When cleaning the external parts of your charger, you should use a soft, non-abrasive cloth or sponge, along with a mild cleaning solution diluted with water. It's important to avoid using harsh chemicals and abrasive materials because they could scratch or damage the charger.
Then, gently wipe the external portions, but be careful to avoid pushing debris into crevices. Next, thoroughly dry the charger after cleaning to avoid moisture build-up. In the same line of thought, it's best to avoid using high-velocity water, such as a pressure washer or hose on your EV charger, to avoid damaging its electrical components.
Though it depends on your EV manufacturer, charging cables typically start at 18 feet in length. When not managed, this charging cable can become a tripping hazard in your garage, so it's best to ensure good wire management practices.
To do this, you can use cable retractors or suspend them on a wall or stand. Aside from not causing you to fall in your face, this can also mean less damage to your charging cables from being stepped on and prevent tangles from occurring.
For EV owners who have an outdoor charging station, it's ideal to get home chargers that have been rated specifically for outdoor use. Unlike a garage, outdoor charging stations, as well as your charging EV, will be consistently exposed to the elements.
With this, it's best to pick an area on your property with enough insulation. Not to mention, it's best to keep it in a shaded area to avoid damaging your EV battery from heat or cold exposure during the charging process. If you live an area with a lot of stray animals, it's best to opt for indoor charging to avoid potential issues with bite marks.
Caring for your EV holistically
Regardless of whether you're driving the latest electric car, trying something halfway with a hybrid, or still sticking with your traditional gas vehicle, you have the responsibility to maintain your vehicle, including making sure it doesn't cause problems on and off the road.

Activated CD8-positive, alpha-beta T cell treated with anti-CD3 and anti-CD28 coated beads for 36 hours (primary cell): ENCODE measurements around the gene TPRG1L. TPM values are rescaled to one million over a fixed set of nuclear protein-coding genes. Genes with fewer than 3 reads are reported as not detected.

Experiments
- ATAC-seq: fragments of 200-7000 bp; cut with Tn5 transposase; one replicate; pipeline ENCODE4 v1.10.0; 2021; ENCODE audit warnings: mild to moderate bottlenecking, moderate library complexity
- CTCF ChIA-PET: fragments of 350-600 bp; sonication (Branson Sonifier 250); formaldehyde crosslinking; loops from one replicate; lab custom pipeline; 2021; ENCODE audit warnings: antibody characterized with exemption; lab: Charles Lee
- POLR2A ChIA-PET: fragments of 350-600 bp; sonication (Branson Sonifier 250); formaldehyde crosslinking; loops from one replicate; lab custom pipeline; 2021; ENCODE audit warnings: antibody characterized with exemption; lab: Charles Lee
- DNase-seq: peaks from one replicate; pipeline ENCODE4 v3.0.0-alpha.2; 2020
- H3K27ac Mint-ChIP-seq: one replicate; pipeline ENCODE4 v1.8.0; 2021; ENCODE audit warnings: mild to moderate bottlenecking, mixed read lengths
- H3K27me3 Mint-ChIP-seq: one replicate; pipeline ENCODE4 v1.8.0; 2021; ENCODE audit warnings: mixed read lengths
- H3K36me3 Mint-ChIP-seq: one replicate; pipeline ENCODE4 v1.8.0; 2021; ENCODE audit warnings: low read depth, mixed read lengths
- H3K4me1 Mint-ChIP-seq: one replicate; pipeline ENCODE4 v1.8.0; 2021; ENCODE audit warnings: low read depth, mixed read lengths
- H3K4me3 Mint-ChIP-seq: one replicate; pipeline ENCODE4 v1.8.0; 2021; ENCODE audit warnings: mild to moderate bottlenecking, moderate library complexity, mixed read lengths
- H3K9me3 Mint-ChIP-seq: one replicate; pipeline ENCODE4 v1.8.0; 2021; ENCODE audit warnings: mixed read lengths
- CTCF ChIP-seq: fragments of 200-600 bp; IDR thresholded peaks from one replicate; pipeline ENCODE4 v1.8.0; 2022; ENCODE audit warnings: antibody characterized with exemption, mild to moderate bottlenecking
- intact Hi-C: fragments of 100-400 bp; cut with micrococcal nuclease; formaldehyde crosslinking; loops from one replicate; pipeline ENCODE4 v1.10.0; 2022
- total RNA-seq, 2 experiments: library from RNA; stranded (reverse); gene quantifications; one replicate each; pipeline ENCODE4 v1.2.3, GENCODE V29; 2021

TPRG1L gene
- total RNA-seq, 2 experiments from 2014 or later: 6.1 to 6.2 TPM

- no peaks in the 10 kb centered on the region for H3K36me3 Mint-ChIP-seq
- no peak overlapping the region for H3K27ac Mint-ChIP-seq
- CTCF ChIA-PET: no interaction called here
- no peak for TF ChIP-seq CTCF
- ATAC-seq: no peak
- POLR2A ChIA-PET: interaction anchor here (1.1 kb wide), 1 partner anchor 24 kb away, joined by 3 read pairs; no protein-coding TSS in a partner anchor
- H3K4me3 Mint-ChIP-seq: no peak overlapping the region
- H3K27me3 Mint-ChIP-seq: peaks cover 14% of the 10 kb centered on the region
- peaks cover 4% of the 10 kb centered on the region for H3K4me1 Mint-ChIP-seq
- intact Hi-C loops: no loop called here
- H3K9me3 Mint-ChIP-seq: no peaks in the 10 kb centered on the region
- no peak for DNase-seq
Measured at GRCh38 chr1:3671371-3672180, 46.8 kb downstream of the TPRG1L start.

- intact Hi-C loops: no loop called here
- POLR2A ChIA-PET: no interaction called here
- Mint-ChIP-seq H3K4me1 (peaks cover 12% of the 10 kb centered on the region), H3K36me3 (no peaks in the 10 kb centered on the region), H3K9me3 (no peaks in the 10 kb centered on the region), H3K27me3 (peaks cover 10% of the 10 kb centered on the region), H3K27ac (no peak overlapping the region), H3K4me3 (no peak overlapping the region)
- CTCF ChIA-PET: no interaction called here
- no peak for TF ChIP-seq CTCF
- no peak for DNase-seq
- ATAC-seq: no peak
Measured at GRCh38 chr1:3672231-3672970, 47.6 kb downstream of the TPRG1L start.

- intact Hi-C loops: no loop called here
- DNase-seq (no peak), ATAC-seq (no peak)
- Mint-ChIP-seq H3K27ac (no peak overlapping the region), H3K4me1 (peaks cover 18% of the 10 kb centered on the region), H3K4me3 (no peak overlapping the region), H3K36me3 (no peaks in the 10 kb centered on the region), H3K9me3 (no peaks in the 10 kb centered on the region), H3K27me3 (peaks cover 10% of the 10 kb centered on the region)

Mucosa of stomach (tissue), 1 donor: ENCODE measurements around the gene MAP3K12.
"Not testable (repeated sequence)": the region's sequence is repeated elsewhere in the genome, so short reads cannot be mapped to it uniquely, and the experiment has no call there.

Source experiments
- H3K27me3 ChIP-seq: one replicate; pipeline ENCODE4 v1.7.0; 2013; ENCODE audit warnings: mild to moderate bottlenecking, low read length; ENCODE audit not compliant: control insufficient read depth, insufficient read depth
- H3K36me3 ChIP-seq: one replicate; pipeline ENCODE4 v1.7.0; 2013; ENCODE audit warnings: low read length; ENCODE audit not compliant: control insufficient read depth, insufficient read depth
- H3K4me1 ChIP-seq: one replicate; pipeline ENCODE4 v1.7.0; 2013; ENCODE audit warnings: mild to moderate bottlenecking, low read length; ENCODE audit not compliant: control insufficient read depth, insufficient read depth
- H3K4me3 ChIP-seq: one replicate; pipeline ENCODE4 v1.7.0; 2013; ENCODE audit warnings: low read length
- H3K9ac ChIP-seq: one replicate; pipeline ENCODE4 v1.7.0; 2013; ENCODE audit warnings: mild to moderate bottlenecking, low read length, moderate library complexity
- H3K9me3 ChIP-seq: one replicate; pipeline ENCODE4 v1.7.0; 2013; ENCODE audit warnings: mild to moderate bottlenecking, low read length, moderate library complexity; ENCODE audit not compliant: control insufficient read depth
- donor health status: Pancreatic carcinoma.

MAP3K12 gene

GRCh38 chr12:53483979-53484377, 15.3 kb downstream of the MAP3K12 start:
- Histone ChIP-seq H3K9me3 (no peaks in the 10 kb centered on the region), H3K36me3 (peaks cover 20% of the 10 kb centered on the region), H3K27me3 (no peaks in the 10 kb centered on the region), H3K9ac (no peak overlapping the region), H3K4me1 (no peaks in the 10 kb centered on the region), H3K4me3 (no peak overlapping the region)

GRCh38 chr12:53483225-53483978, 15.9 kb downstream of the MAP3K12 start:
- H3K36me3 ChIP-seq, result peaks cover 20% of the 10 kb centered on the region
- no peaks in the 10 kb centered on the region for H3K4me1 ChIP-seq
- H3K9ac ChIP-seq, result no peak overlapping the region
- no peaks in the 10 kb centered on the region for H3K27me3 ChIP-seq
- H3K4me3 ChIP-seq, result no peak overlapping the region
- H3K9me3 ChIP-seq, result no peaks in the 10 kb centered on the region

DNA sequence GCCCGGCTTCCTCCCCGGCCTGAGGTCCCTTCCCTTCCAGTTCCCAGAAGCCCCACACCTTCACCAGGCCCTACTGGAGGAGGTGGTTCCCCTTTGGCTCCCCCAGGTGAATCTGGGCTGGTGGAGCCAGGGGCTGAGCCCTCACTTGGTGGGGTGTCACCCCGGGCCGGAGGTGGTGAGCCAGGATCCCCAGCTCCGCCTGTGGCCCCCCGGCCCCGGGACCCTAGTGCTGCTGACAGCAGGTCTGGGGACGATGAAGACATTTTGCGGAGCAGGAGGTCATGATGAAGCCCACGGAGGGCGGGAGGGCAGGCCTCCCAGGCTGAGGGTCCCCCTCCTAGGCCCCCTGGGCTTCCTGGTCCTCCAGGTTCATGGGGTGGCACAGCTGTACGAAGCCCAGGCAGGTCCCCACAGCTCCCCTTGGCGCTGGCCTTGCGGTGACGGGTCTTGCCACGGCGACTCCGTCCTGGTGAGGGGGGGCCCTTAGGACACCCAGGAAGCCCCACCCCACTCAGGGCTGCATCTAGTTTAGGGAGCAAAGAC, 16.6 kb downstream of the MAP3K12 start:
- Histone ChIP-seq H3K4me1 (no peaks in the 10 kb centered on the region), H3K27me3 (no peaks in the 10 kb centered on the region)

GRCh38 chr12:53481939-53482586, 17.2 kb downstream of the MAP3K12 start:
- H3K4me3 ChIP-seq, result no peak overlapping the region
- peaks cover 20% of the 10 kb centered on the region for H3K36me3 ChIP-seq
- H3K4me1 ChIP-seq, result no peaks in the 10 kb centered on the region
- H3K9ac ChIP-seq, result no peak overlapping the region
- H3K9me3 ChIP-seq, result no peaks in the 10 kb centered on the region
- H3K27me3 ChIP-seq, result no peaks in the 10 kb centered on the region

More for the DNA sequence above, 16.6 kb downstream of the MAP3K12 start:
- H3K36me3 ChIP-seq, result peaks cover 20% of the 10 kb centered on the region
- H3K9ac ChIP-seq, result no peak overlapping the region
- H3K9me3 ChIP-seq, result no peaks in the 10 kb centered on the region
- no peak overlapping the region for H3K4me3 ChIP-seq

By having a well-maintained home charging system, you can ensure the overall efficiency of your electric vehicle. Because so much of an electric vehicle's hidden carbon footprint comes from its manufacturing and end-of-life processes, keeping your car on the road for as long as possible can significantly help lessen your overall environmental impact. In fact, by caring for your vehicle holistically, you can not only help prevent expensive electric vehicle repair issues but also help avoid hazards like unexpected injuries or fire for other people.
In its Electric Vehicle Charger Selection guide, the California Energy Commission (CEC) states that although actual charger upkeep can be minimal, the warranty price will likely cover the majority of its maintenance cost in most cases. In a high-cost scenario, it notes that annual extended warranties for DC fast chargers can cost more than $800 per charger annually.
On the other hand, Level 1 and Level 2 chargers may have a fixed-length warranty for a lower cost. However, you'll have to cover any costs that arise afterward. On top of this, the CEC also mentions you should expect to spend $400 per charger annually for general maintenance, which includes basic cleaning, damage repair, and so on.